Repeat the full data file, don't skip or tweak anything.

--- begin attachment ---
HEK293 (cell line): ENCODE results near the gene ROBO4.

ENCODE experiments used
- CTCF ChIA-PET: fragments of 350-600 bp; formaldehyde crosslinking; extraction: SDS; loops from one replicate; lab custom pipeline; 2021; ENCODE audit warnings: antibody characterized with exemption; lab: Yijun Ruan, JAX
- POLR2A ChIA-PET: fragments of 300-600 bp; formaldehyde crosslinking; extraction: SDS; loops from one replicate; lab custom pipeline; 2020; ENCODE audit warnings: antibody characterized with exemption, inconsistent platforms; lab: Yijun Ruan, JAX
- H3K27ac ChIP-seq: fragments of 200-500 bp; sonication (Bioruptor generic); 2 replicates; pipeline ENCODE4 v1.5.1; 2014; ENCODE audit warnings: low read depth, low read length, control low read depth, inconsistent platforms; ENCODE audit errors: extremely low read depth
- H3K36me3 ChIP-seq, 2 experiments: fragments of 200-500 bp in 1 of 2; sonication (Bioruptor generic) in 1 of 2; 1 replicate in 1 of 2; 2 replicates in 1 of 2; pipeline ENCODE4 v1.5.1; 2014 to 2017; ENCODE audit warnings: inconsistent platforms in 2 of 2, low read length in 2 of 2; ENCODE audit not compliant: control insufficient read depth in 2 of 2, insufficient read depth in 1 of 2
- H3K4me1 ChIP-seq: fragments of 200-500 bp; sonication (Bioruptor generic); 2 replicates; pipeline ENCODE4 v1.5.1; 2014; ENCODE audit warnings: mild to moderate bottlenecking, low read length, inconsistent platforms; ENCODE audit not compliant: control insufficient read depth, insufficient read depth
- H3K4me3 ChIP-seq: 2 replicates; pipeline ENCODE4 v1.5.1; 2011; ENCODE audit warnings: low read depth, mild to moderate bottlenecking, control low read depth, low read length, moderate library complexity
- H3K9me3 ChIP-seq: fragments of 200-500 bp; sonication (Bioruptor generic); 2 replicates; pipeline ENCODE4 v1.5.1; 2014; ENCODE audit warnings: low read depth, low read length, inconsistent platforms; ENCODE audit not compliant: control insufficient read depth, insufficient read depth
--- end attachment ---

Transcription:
HEK293 (cell line): ENCODE results near the gene ROBO4.

ENCODE experiments used
- CTCF ChIA-PET: fragments of 350-600 bp; formaldehyde crosslinking; extraction: SDS; loops from one replicate; lab custom pipeline; 2021; ENCODE audit warnings: antibody characterized with exemption; lab: Yijun Ruan, JAX
- POLR2A ChIA-PET: fragments of 300-600 bp; formaldehyde crosslinking; extraction: SDS; loops from one replicate; lab custom pipeline; 2020; ENCODE audit warnings: antibody characterized with exemption, inconsistent platforms; lab: Yijun Ruan, JAX
- H3K27ac ChIP-seq: fragments of 200-500 bp; sonication (Bioruptor generic); 2 replicates; pipeline ENCODE4 v1.5.1; 2014; ENCODE audit warnings: low read depth, low read length, control low read depth, inconsistent platforms; ENCODE audit errors: extremely low read depth
- H3K36me3 ChIP-seq, 2 experiments: fragments of 200-500 bp in 1 of 2; sonication (Bioruptor generic) in 1 of 2; 1 replicate in 1 of 2; 2 replicates in 1 of 2; pipeline ENCODE4 v1.5.1; 2014 to 2017; ENCODE audit warnings: inconsistent platforms in 2 of 2, low read length in 2 of 2; ENCODE audit not compliant: control insufficient read depth in 2 of 2, insufficient read depth in 1 of 2
- H3K4me1 ChIP-seq: fragments of 200-500 bp; sonication (Bioruptor generic); 2 replicates; pipeline ENCODE4 v1.5.1; 2014; ENCODE audit warnings: mild to moderate bottlenecking, low read length, inconsistent platforms; ENCODE audit not compliant: control insufficient read depth, insufficient read depth
- H3K4me3 ChIP-seq: 2 replicates; pipeline ENCODE4 v1.5.1; 2011; ENCODE audit warnings: low read depth, mild to moderate bottlenecking, control low read depth, low read length, moderate library complexity
- H3K9me3 ChIP-seq: fragments of 200-500 bp; sonication (Bioruptor generic); 2 replicates; pipeline ENCODE4 v1.5.1; 2014; ENCODE audit warnings: low read depth, low read length, inconsistent platforms; ENCODE audit not compliant: control insufficient read depth, insufficient read depth